The radial and tangential components over the 22 deployments of the ’th petal interface are fitted with normal distributions:Fig. 15, which is indicative of shimming errors.
The standard deviations and are increased to account for the uncertainties in the measured locations. The laser tracker software outputs an uncertainty for each individual measurement. Based on these values, a scalar uncertainty can be computed for each measurement . For the present experiment, the uncertainty ranges between 1 and for the petal interfaces. The corrected standard deviations and are obtained by taking a root-sum-square of the measured standard deviations and the measurement uncertainties:
Given the low sample size—22 deployments in total—the standard deviations of the sample may differ from the standard deviations of the underlying population. To address this uncertainty, tolerance intervals are employed, following the process set out by Ref. 17. A tolerance interval is a region centered around the mean that will contain a fraction of future members of a population with a confidence level defined by . is the sample standard deviation, and is a factor dependent on the number of deployments , , and . Computing exactly is challenging. A conservative estimate for is used in Refs. 17 and 37:
Based on Fig. 15, the repeatability error is defined as the difference between the deployed position after the ’th deployment and the mean deployed position over all deployments :
As defined in Fig. 15, the accuracy error is the sum of the repeatability error and the mean accuracy error :
Thus the accuracy error arises from deployment repeatability errors that change from deployment to deployment and a mean accuracy error that remains constant. The repeatability error , therefore, is an indication of the deployment accuracy of the structure if the shimming was perfect, i.e., if . Now, clearly, perfect shimming is impractical to achieve, but the magnitude of the shimming errors can be reduced.
Taking the standard deviation over all deployments of both sides of Eq. (13), it can be seen that since the mean accuracy error is constant over all deployments. This means that the size of the tolerance intervals for the repeatability errors is the same as calculated above for the accuracy errors .
Radial bias is the difference between the deployed radius of the perimeter truss and the nominal radius. The radial bias at the ’th deployment can be calculated as the mean of the radial accuracy errors of all the petal interfaces at that deployment:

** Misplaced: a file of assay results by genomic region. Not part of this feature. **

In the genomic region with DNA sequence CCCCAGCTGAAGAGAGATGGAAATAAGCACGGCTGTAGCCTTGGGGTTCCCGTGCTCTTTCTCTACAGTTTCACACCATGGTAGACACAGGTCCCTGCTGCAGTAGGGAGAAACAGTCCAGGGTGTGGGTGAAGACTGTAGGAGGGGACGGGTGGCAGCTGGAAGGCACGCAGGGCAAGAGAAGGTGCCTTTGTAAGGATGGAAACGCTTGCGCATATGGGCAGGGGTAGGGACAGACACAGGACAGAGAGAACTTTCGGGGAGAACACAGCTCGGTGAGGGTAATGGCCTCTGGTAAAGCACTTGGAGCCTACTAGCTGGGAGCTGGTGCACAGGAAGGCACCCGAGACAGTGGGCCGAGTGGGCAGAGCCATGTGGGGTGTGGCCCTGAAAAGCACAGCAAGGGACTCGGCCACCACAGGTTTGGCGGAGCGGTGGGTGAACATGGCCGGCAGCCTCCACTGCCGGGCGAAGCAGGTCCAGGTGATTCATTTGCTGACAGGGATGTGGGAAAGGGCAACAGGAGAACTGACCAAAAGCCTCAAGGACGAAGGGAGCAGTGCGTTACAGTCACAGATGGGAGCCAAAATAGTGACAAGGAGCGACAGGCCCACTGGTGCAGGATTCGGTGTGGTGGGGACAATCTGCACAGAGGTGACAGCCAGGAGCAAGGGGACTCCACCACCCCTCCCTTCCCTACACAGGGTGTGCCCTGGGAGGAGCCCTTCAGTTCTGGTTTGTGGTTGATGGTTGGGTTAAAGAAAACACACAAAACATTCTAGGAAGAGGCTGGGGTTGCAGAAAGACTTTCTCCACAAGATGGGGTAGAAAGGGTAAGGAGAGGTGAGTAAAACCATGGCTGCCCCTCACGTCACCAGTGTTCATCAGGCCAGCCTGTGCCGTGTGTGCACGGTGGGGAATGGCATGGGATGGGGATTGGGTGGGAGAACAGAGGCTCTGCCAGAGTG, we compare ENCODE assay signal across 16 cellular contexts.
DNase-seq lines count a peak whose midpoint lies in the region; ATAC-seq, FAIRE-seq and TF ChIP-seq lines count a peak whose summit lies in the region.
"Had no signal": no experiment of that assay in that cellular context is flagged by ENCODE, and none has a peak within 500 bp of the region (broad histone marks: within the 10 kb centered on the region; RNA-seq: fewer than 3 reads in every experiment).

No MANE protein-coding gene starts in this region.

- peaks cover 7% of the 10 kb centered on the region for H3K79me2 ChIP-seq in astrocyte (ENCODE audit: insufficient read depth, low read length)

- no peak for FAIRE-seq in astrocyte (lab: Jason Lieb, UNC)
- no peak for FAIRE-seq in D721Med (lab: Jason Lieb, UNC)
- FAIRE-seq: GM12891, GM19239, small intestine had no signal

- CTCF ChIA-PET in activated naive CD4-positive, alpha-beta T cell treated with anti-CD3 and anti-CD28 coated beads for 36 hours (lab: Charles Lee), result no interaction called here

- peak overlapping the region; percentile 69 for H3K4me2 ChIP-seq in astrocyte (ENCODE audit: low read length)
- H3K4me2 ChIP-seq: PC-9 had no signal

As in Sec. 5.2.1, to account for the low sample size of 22 deployments, a tolerance interval of size is constructed to place bounds that are equivalent to levels. is obtained using the same inputs as Sec. 5.2.1 [, , ].
The in-plane petal clocking accuracy error at the ’th perimeter truss bay at the ’th deployment is evaluated asFig. 4 for the coordinate system definition). The measured clocking accuracy errors for each truss bay are fitted with normal distributions:
As before, the measured clocking standard deviation is expanded to account for measurement uncertainty:
Since petal clocking errors were not controlled during the shimming process (see Sec. 4.2), absolute clocking accuracy is not representative of a flight-like starshade. Instead, clocking accuracy is estimated as a quadrature sum of measured clocking repeatability and estimated clocking shimming errors. Clocking repeatability for the ’th perimeter truss bay at the ’th deployment is evaluated as
The standard deviations for clocking repeatability are equivalent to those for clocking accuracy since mean clocking error is constant over all deployments.
As in Sec. 5.2.1, to account for the low sample size of 22 deployments, tolerance intervals are constructed to establish -equivalent bounds on the spread in clocking repeatability, with .
Petal Width Change
Figure 16 shows the measured change in width profile of the petal test article from the baseline after five furl-and-deploy cycles. The band around the data represents maximum uncertainty due to the effects discussed in Sec. 5.1.1.
Figure 17 shows the petal width strain profile after five furl-and-deploy cycles, using the baseline measurement as the reference. The uncertainty band corresponds to the uncertainty band shown in Fig. 16. The uncertainty in petal strain is higher at the tip because the petal width is smaller.
Based on the petal width strain profile shown in Fig. 17, the petal width strain bias after five furl-and-deploy cycles was calculated to be . As described in Sec. 5.1, the petal width strain bias is the median strain over a certain length of the petal. The uncertainty in petal width strain bias is calculated by evaluating the petal width strain bias for the extrema of uncertainty envelopes of the petal width strain profiles.
Inner Disk Deployment Accuracy
Figure 18 plots the mean radial and tangential components of the accuracy error and , as well as the size of the tolerance intervals around each mean. Additionally, the in-plane components of the accuracy errors for all and are shown in Fig. 18. A Monte Carlo (MC) approach, described in Appendix A, was used to determine the levels for the radial and tangential components of the shape accuracy errors across the 34 measured petal interfaces— radial and tangential.
Figure 19 plots the radial and tangential components of the repeatability error . All deployment repeatability errors and the associated tolerance intervals fall within . The error bars indicate the maximum radial and tangential tolerance intervals.